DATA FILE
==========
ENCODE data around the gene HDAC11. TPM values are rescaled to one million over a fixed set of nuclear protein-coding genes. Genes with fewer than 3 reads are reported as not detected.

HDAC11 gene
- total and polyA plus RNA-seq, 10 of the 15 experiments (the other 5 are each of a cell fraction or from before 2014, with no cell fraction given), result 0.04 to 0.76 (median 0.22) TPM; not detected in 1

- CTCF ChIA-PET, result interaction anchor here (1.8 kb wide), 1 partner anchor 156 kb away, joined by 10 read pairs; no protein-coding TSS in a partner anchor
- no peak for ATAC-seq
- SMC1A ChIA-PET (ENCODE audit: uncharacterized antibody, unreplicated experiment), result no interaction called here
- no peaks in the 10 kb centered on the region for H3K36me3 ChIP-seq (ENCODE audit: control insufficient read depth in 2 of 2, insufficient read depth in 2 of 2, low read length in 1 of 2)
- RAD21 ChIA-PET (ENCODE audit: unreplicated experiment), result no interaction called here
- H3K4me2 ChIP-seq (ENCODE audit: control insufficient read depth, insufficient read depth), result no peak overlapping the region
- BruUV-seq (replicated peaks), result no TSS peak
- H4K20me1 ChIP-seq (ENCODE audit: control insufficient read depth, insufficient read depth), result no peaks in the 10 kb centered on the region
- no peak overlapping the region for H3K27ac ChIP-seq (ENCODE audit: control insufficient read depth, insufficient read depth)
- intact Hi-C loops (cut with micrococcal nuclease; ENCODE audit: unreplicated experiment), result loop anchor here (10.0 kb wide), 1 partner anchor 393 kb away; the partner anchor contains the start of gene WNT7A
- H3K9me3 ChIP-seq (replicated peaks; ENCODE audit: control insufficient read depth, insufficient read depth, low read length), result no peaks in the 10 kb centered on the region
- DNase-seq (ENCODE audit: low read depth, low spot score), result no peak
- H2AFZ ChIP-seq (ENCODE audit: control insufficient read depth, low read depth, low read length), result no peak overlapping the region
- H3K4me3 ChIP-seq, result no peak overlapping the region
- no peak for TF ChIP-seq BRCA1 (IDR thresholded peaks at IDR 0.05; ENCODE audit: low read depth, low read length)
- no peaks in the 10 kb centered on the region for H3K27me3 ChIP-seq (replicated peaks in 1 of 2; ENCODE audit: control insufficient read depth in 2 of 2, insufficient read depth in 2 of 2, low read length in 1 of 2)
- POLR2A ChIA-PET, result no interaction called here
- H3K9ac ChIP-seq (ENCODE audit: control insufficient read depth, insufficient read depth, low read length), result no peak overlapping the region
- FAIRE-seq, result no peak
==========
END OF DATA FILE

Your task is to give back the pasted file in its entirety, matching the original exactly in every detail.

ENCODE data around the gene HDAC11. TPM values are rescaled to one million over a fixed set of nuclear protein-coding genes. Genes with fewer than 3 reads are reported as not detected.

HDAC11 gene
- total and polyA plus RNA-seq, 10 of the 15 experiments (the other 5 are each of a cell fraction or from before 2014, with no cell fraction given), result 0.04 to 0.76 (median 0.22) TPM; not detected in 1

- CTCF ChIA-PET, result interaction anchor here (1.8 kb wide), 1 partner anchor 156 kb away, joined by 10 read pairs; no protein-coding TSS in a partner anchor
- no peak for ATAC-seq
- SMC1A ChIA-PET (ENCODE audit: uncharacterized antibody, unreplicated experiment), result no interaction called here
- no peaks in the 10 kb centered on the region for H3K36me3 ChIP-seq (ENCODE audit: control insufficient read depth in 2 of 2, insufficient read depth in 2 of 2, low read length in 1 of 2)
- RAD21 ChIA-PET (ENCODE audit: unreplicated experiment), result no interaction called here
- H3K4me2 ChIP-seq (ENCODE audit: control insufficient read depth, insufficient read depth), result no peak overlapping the region
- BruUV-seq (replicated peaks), result no TSS peak
- H4K20me1 ChIP-seq (ENCODE audit: control insufficient read depth, insufficient read depth), result no peaks in the 10 kb centered on the region
- no peak overlapping the region for H3K27ac ChIP-seq (ENCODE audit: control insufficient read depth, insufficient read depth)
- intact Hi-C loops (cut with micrococcal nuclease; ENCODE audit: unreplicated experiment), result loop anchor here (10.0 kb wide), 1 partner anchor 393 kb away; the partner anchor contains the start of gene WNT7A
- H3K9me3 ChIP-seq (replicated peaks; ENCODE audit: control insufficient read depth, insufficient read depth, low read length), result no peaks in the 10 kb centered on the region
- DNase-seq (ENCODE audit: low read depth, low spot score), result no peak
- H2AFZ ChIP-seq (ENCODE audit: control insufficient read depth, low read depth, low read length), result no peak overlapping the region
- H3K4me3 ChIP-seq, result no peak overlapping the region
- no peak for TF ChIP-seq BRCA1 (IDR thresholded peaks at IDR 0.05; ENCODE audit: low read depth, low read length)
- no peaks in the 10 kb centered on the region for H3K27me3 ChIP-seq (replicated peaks in 1 of 2; ENCODE audit: control insufficient read depth in 2 of 2, insufficient read depth in 2 of 2, low read length in 1 of 2)
- POLR2A ChIA-PET, result no interaction called here
- H3K9ac ChIP-seq (ENCODE audit: control insufficient read depth, insufficient read depth, low read length), result no peak overlapping the region
- FAIRE-seq, result no peak